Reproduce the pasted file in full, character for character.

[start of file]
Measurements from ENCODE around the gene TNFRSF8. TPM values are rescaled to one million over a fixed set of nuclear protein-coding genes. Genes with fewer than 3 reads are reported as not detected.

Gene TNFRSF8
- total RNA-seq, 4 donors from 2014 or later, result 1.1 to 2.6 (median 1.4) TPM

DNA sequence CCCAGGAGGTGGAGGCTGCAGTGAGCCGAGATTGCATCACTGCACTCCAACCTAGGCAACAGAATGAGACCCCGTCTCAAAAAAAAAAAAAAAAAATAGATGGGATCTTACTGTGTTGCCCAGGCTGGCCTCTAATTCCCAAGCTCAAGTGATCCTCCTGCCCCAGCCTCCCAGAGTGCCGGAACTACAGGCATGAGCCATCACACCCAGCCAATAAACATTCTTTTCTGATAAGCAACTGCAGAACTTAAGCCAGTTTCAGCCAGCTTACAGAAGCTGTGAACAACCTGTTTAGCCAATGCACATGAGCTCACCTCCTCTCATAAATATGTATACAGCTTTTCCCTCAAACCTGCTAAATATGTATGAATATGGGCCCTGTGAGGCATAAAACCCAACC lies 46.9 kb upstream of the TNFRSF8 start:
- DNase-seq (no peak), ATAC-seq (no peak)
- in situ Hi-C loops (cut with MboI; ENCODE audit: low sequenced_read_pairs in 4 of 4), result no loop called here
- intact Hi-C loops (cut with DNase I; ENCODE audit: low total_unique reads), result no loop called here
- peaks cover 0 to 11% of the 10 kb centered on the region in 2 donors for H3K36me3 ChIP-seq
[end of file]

Measurements from ENCODE around the gene TNFRSF8. TPM values are rescaled to one million over a fixed set of nuclear protein-coding genes. Genes with fewer than 3 reads are reported as not detected.

Gene TNFRSF8
- total RNA-seq, 4 donors from 2014 or later, result 1.1 to 2.6 (median 1.4) TPM

DNA sequence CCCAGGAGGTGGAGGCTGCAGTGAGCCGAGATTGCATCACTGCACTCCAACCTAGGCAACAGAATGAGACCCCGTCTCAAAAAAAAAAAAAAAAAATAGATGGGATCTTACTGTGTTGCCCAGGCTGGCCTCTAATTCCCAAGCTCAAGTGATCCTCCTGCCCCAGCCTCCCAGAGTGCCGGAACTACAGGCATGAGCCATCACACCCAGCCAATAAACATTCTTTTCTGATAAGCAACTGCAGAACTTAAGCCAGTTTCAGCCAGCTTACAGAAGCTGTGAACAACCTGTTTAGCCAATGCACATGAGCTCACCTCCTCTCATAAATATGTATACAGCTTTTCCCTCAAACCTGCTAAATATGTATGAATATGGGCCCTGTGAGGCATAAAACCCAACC lies 46.9 kb upstream of the TNFRSF8 start:
- DNase-seq (no peak), ATAC-seq (no peak)
- in situ Hi-C loops (cut with MboI; ENCODE audit: low sequenced_read_pairs in 4 of 4), result no loop called here
- intact Hi-C loops (cut with DNase I; ENCODE audit: low total_unique reads), result no loop called here
- peaks cover 0 to 11% of the 10 kb centered on the region in 2 donors for H3K36me3 ChIP-seq